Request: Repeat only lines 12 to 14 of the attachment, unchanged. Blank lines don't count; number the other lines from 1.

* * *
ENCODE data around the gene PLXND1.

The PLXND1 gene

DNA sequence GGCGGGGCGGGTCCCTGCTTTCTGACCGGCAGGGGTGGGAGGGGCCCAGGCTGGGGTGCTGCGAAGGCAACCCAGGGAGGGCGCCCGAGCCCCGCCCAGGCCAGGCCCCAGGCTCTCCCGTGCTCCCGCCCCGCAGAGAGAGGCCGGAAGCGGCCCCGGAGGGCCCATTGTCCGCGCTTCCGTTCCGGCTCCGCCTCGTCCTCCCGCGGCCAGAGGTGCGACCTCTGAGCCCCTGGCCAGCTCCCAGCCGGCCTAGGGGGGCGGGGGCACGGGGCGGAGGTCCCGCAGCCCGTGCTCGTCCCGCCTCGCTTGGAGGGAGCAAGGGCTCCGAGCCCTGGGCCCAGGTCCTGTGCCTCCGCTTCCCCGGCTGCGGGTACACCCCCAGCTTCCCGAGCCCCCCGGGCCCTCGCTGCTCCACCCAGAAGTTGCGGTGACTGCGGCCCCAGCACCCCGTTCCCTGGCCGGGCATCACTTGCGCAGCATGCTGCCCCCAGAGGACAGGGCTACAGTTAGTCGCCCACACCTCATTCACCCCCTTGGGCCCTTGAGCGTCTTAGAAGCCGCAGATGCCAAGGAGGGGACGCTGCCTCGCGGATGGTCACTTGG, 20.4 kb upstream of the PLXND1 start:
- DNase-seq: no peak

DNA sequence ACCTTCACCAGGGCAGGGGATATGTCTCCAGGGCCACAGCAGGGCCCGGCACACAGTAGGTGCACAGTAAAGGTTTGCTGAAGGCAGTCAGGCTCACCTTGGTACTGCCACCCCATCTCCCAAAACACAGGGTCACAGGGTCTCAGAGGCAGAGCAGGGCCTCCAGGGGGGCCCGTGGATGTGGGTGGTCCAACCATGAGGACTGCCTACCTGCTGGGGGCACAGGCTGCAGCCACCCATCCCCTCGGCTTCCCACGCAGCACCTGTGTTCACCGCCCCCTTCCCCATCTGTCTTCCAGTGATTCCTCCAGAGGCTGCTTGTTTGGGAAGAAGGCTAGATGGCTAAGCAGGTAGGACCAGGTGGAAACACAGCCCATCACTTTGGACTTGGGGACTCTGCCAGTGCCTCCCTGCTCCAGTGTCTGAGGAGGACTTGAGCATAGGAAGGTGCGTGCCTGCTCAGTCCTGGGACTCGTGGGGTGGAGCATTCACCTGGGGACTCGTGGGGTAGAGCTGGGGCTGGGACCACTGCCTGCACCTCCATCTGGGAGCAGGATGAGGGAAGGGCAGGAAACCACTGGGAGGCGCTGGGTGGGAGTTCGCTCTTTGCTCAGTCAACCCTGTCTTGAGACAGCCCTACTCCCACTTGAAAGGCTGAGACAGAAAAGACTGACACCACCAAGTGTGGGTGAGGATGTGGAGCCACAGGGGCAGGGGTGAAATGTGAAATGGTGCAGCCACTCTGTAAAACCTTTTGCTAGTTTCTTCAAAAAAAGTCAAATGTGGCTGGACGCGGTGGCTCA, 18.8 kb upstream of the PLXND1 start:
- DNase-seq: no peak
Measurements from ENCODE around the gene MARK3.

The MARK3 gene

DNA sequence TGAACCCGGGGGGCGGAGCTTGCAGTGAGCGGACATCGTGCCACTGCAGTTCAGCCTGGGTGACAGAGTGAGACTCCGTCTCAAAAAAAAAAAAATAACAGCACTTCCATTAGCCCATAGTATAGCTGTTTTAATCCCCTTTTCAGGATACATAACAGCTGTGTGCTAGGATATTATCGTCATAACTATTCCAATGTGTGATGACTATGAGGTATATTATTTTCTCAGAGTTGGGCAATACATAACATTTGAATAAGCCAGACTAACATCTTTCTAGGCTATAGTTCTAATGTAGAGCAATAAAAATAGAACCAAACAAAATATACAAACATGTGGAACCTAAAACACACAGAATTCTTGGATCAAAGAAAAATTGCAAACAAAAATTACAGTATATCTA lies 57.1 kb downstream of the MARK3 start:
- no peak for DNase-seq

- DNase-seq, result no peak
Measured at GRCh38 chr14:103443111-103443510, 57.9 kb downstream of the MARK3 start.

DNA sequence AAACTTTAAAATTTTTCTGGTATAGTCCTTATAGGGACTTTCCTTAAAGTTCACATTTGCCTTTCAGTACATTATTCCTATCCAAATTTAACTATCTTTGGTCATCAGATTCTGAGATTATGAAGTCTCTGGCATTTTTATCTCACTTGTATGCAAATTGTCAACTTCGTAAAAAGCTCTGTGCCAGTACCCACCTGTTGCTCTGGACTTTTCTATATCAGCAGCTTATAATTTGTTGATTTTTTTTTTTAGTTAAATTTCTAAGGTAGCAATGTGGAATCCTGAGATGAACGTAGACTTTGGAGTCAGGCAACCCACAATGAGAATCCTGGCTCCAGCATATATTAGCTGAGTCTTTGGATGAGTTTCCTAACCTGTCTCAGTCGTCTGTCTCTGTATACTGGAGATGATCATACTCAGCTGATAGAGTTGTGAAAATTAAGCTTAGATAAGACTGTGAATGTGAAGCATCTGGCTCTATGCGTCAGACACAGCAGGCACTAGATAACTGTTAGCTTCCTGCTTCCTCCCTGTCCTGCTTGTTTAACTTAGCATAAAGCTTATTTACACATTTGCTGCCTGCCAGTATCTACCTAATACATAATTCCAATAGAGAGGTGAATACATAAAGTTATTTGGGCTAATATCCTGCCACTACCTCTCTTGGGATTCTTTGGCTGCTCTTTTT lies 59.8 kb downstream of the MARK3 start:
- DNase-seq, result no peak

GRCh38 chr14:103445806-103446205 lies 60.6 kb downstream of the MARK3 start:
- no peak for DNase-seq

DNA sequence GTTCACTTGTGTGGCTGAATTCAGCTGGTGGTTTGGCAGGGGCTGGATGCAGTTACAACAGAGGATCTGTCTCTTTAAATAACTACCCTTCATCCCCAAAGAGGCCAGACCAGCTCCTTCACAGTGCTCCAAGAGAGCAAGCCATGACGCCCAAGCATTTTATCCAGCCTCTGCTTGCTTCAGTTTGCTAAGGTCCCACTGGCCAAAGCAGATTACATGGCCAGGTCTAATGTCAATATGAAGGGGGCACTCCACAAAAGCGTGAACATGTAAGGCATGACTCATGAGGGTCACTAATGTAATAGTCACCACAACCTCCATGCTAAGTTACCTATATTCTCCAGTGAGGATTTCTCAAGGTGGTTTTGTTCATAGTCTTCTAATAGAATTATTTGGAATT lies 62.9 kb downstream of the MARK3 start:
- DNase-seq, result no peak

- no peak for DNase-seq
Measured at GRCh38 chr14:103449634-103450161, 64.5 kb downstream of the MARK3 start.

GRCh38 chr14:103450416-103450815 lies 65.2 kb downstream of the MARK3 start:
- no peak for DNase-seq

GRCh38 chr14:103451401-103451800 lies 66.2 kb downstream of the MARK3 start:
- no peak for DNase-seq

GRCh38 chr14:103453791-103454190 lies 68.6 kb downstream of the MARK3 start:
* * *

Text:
Measured at GRCh38 chr14:103443111-103443510, 57.9 kb downstream of the MARK3 start.

DNA sequence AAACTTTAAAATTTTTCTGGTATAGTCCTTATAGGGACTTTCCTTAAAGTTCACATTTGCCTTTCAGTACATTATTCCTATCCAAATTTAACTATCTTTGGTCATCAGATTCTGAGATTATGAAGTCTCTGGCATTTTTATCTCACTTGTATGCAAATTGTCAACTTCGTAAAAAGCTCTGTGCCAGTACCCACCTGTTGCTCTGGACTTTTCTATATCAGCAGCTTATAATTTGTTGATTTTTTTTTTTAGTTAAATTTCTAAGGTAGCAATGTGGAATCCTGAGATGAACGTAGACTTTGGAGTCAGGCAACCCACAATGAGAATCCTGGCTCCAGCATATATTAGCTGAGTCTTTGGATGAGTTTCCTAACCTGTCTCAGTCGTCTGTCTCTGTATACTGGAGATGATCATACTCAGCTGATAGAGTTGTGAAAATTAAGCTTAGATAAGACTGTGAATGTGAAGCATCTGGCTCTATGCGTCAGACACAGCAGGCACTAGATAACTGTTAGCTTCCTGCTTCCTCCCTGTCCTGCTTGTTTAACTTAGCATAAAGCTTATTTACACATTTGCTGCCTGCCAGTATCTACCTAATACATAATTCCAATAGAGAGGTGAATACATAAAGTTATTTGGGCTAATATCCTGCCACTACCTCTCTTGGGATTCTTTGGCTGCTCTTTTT lies 59.8 kb downstream of the MARK3 start:
- DNase-seq, result no peak